Policy

Kentucky Might Not Be Such a Bad Place to Start a Moving Business After All


Kentucky Might Not Be Such a Bad Place to Start a Moving Business After All

Photograph by David Papazian

Efforts to upend regulations governing the taxi and limousine business get plenty of attention. Less noticed: The same century-old legislative tradition that brought cabbies into state regulatory regimes requires moving companies in many states to obtain licensure.

In March, I wrote about a Kentucky state law that allows existing moving companies to effectively block new competitors from entering their markets. At the time, the state legislature was considering a law to revamp the licensing process, and free-market advocacy group Pacific Legal Foundation was suing (pdf) the state on behalf of a company called Wildcat Moving.

The bill that would have amended the licensing process got hung up in Kentucky’s House of Representatives. Wildcat’s case looks more promising: Last week, the Lexington-based moving company won an federal injunction against the state, allowing it to continue operating pending the outcome of the federal case.

Some background: To operate a moving business in Kentucky, a company must obtain something called a Certificate of Public Convenience and Necessity. Would-be movers are required to run a series of ads in local newspapers, giving competitors a chance to protest with the state. Existing companies don’t need to give much reason for blocking new competition, and the process is so arduous that the state has issued only five new licenses since 2007, according to the National Federation of Independent Business.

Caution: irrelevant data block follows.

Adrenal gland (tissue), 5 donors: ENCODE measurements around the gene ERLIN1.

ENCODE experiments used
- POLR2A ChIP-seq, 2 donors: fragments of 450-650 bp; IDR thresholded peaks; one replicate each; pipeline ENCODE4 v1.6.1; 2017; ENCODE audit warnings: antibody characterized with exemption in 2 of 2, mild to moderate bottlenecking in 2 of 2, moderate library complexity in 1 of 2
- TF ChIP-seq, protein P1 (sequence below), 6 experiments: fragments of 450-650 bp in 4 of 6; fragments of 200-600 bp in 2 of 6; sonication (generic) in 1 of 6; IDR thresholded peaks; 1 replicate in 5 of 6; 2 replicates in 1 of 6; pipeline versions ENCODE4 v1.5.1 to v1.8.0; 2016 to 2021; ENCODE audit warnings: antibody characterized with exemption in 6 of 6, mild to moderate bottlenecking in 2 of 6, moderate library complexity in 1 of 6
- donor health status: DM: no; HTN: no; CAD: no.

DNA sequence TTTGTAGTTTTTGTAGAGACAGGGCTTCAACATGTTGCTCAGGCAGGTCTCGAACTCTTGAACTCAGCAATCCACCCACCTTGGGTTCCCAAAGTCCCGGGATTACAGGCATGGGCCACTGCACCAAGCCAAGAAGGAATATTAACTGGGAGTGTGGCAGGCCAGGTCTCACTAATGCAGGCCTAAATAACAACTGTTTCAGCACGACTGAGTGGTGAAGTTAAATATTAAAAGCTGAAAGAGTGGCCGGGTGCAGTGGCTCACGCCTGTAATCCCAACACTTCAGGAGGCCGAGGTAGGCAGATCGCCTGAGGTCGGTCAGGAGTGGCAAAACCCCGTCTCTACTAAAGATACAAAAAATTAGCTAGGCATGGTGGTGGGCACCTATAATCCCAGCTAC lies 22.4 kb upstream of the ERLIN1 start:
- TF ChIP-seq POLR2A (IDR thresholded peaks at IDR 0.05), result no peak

Rather than apply for a license, Wildcat sued Kentucky over the constitutionality of the licensing process. About two weeks ago, Kentucky charged Wildcat owner Raleigh Bruner in state court for continuing to operate his 36-employee company without permission, according to Pacific Legal Foundation attorney Timothy Sandefur. Wildcat sued for an injunction and won. Sandefur says the decision from Judge Danny Reeves (excerpted below) gives him hope that the Kentucky law will be ruled unconstitutional:

“Over at least the last five years, the only groups to file protests to new applicants have been existing moving companies. The Sixth Circuit has held that “protecting a discrete interest group from economic competition is not a legitimate governmental purpose.” Id. At 224. And it appears that the notice, protest, and hearing procedure in the statutes—both facially and as applied—operate solely to protect existing moving companies from outside economic competition. The Defendants have admitted that they know of no instance where, upon a protest by an existing moving company, a new applicant has been granted a certificate. For these reasons and for others asserted during oral argument, Wildcat has shown a likelihood of success on the merits.”

Clark is a reporter for Bloomberg Businessweek covering small business and entrepreneurship.

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